As for cousin, what it sounds like is that someone needs to come along, sit him down and tell him he’s being an insufferable git. Of course, that might mean a few people in the family (mainly older) might need to admit that they’ve been coddling him first.

Until then, go ahead and continue standing on your principles. And if pressed on it, just calmly ask in return, “why is it that he gets to come or not come with impunity, but that I’m expected to come at the sacrifice of my feelings and principles?”.

They’ll likely not have a good answer for that. But that’s ok. The uhms and awkward silences will be good for them in the long run.” hard_tyrant_dinosaur

1 points (1 votes)

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Leilani 1 month ago
NTJ. The cousin is the jerk. He made the comment that upset your mother, didn’t apologize, and somehow feels that she wronged him? He is the one laying down ultimatums, not your mother or you.
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6. AITJ For Allowing My Brain-Injured Dad With No Filter To Say Inappropriate Things To My Bridesmaids?

“I (32F) recently got married (!!!) to my husband (33M) & had an overall pretty fantastic wedding. The main “issue” is that my father, unfortunately, suffered a traumatic brain injury (TBI) in the year prior to the wedding.

He’s pretty healthy mobility-wise, but as the TBI was in his frontal lobe, his cognitive function is all messed up. Dad’s filter & ability to pick up on social cues is…currently out of commission.

It’s heartbreaking to hear him sometimes now say racist/bigoted things that I swear would have never come out of his mouth before. And yet, I’m so grateful that he’s talking. It has just recently begun to improve with the installation of his new shunt, so please keep your fingers crossed.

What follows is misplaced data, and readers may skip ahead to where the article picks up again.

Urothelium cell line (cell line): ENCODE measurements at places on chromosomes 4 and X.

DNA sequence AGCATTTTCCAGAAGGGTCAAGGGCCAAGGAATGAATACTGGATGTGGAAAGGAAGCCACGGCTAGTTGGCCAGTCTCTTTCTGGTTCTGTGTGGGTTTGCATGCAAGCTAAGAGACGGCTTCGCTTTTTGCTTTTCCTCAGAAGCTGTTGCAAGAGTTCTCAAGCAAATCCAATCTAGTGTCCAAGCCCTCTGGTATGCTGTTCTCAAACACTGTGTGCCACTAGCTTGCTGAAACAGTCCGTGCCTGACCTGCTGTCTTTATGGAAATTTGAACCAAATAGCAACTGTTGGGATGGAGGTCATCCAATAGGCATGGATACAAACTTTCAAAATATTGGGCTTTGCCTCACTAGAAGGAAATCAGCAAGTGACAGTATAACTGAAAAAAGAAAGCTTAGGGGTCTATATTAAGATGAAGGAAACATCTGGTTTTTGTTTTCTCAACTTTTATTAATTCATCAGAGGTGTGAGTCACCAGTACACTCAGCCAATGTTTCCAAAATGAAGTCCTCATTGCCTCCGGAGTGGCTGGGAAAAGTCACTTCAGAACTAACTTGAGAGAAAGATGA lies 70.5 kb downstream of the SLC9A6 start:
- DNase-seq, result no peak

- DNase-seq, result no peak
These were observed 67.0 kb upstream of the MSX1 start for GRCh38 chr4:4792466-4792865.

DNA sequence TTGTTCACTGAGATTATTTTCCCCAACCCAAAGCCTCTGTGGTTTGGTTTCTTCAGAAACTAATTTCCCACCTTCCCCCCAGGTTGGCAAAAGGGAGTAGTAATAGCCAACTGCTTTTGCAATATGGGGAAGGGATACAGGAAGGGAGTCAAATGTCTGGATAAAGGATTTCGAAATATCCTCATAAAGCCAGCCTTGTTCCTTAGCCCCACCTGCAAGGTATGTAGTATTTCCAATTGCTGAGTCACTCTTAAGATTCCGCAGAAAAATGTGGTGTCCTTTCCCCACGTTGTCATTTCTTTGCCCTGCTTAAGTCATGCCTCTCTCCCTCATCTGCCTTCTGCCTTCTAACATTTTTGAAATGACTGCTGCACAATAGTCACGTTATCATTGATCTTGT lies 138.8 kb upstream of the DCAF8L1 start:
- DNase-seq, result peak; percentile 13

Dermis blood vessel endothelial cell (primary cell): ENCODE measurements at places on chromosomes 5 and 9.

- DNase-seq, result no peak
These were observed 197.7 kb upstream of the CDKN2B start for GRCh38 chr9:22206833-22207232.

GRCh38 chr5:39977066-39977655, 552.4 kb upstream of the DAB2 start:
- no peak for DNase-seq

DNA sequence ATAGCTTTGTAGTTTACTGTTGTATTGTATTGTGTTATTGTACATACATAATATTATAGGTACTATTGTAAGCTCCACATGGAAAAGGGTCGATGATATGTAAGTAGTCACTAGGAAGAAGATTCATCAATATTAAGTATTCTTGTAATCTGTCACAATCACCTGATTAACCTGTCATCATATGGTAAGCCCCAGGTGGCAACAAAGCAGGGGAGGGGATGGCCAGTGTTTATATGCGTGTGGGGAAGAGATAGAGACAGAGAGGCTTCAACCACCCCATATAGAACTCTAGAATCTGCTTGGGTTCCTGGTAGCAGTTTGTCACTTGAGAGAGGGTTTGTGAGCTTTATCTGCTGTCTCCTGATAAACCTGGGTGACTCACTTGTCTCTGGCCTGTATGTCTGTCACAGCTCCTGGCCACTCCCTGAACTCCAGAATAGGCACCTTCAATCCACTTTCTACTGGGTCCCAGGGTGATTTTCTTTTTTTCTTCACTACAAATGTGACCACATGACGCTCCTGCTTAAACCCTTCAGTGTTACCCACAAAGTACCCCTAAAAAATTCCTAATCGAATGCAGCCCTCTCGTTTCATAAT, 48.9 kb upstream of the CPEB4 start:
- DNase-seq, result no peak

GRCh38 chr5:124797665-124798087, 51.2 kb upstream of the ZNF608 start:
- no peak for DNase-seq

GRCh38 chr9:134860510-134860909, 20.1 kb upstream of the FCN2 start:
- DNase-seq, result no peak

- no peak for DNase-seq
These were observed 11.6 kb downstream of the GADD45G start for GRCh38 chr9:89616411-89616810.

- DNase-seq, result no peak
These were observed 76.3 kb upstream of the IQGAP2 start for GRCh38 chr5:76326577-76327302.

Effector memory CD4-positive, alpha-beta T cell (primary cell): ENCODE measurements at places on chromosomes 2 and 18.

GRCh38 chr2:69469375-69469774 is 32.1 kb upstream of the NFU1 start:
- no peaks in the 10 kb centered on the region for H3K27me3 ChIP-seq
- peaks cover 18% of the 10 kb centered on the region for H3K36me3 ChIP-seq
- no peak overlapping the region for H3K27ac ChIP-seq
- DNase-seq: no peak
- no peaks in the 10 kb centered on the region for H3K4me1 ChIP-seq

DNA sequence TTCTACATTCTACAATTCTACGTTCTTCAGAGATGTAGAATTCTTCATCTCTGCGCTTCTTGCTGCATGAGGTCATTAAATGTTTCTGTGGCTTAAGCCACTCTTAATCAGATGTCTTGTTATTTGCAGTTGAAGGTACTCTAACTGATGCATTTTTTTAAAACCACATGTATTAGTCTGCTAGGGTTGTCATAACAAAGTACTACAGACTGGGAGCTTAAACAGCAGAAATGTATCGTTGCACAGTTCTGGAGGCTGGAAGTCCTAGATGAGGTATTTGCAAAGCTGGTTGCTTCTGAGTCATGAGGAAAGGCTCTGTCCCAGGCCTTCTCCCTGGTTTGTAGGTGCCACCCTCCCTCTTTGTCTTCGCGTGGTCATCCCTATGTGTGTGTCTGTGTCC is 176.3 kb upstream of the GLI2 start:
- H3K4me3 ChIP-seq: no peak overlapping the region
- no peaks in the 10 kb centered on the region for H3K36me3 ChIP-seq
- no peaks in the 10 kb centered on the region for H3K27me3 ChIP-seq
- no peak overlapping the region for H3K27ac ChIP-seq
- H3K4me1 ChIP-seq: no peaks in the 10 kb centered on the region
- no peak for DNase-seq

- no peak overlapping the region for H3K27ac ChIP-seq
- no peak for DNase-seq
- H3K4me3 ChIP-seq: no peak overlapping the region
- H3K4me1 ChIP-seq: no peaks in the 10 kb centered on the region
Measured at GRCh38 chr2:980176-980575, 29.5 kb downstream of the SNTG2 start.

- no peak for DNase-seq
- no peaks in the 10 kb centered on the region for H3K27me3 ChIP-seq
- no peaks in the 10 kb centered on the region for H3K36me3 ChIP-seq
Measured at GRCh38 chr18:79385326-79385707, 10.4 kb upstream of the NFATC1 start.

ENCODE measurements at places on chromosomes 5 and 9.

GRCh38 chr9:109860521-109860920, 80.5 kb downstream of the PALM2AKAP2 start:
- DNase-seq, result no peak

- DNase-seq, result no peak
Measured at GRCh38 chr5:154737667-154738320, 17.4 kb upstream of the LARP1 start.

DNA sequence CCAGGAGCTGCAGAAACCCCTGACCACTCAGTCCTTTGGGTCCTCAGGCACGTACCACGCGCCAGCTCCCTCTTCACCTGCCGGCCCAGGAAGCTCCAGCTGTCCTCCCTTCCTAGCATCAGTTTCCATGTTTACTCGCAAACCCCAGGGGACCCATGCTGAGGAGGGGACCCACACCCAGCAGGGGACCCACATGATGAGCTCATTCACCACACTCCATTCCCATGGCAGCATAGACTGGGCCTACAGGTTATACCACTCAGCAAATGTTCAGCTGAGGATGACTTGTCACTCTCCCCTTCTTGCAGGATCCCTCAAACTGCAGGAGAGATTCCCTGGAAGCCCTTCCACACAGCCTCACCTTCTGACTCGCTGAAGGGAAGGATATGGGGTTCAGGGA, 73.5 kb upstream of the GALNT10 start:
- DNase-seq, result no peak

I miss my dad so much. Which is weird with him being right here. I don’t know how to explain it.

The TBI was from a nasty concrete fall, & I was beyond grateful to be able to have him walk me down the aisle.

We didn’t know to what extent, if any, he’d be able to participate in my wedding. I warned my 5 bridesmaids from the beginning (& well everyone ‘wedding’ – in-laws, vendors, our mailman) of my dad’s condition.

I explained his lack of filter, what the neuros said, & answered any ?s I could. I asked for understanding & support. All 5 girls seemed to rally around me.

One bridesmaid, “Pia”, is half Indian (I mean, she’s also a fantastic, really smart & hilarious woman – but her race is important here).

Pia is very upset with me. Apparently, my dad said “several” off-color things that made her feel uncomfortable during rehearsal/wedding – though 2 were directed at her, & stood out. 1 was that he wouldn’t normally date an Indian girl, but that she was gorgeous & fit, & he’d make an exception for her if he were younger (I know….ew Dad), & 2 a comment about how toned & brown her legs were.

Pia brought this up with me after I got back from the honeymoon. I did remind her that I briefed her on the situation beforehand, that it was my daddy, & I was trying to do the best in a situation I never wanted to be in.

Pia said I should have taken more responsibility to monitor my dad, & that there was too much pressure on her to agree “to be understanding” given the brain injury – but there was still no excuse for her dignity to be assaulted.

I may have messed up here.”

Another User Comments: